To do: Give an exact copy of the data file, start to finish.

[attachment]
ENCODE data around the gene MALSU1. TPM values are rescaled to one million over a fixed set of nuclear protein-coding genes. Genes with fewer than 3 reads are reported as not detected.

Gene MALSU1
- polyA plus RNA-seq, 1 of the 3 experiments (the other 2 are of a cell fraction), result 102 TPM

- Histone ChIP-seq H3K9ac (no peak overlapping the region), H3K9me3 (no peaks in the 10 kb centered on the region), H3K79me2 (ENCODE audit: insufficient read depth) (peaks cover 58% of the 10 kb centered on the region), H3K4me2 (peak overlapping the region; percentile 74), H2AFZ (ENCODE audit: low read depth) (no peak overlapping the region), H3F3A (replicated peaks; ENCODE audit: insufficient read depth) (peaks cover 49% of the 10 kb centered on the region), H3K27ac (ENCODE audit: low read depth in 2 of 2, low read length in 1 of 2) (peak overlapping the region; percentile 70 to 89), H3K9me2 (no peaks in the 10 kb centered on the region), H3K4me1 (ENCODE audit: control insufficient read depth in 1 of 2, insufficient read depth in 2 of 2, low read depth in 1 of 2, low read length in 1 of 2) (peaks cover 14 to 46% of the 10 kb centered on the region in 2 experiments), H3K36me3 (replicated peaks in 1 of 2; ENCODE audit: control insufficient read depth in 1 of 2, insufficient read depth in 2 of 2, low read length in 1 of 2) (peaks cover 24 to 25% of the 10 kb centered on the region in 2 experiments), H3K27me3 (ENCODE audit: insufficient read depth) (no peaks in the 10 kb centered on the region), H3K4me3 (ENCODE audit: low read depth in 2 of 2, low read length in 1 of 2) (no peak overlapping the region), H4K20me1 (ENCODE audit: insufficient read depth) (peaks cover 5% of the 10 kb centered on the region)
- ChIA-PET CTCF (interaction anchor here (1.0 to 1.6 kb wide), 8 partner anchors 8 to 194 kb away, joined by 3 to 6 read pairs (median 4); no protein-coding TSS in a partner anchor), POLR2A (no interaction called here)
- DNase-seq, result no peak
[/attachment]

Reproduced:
ENCODE data around the gene MALSU1. TPM values are rescaled to one million over a fixed set of nuclear protein-coding genes. Genes with fewer than 3 reads are reported as not detected.

Gene MALSU1
- polyA plus RNA-seq, 1 of the 3 experiments (the other 2 are of a cell fraction), result 102 TPM

- Histone ChIP-seq H3K9ac (no peak overlapping the region), H3K9me3 (no peaks in the 10 kb centered on the region), H3K79me2 (ENCODE audit: insufficient read depth) (peaks cover 58% of the 10 kb centered on the region), H3K4me2 (peak overlapping the region; percentile 74), H2AFZ (ENCODE audit: low read depth) (no peak overlapping the region), H3F3A (replicated peaks; ENCODE audit: insufficient read depth) (peaks cover 49% of the 10 kb centered on the region), H3K27ac (ENCODE audit: low read depth in 2 of 2, low read length in 1 of 2) (peak overlapping the region; percentile 70 to 89), H3K9me2 (no peaks in the 10 kb centered on the region), H3K4me1 (ENCODE audit: control insufficient read depth in 1 of 2, insufficient read depth in 2 of 2, low read depth in 1 of 2, low read length in 1 of 2) (peaks cover 14 to 46% of the 10 kb centered on the region in 2 experiments), H3K36me3 (replicated peaks in 1 of 2; ENCODE audit: control insufficient read depth in 1 of 2, insufficient read depth in 2 of 2, low read length in 1 of 2) (peaks cover 24 to 25% of the 10 kb centered on the region in 2 experiments), H3K27me3 (ENCODE audit: insufficient read depth) (no peaks in the 10 kb centered on the region), H3K4me3 (ENCODE audit: low read depth in 2 of 2, low read length in 1 of 2) (no peak overlapping the region), H4K20me1 (ENCODE audit: insufficient read depth) (peaks cover 5% of the 10 kb centered on the region)
- ChIA-PET CTCF (interaction anchor here (1.0 to 1.6 kb wide), 8 partner anchors 8 to 194 kb away, joined by 3 to 6 read pairs (median 4); no protein-coding TSS in a partner anchor), POLR2A (no interaction called here)
- DNase-seq, result no peak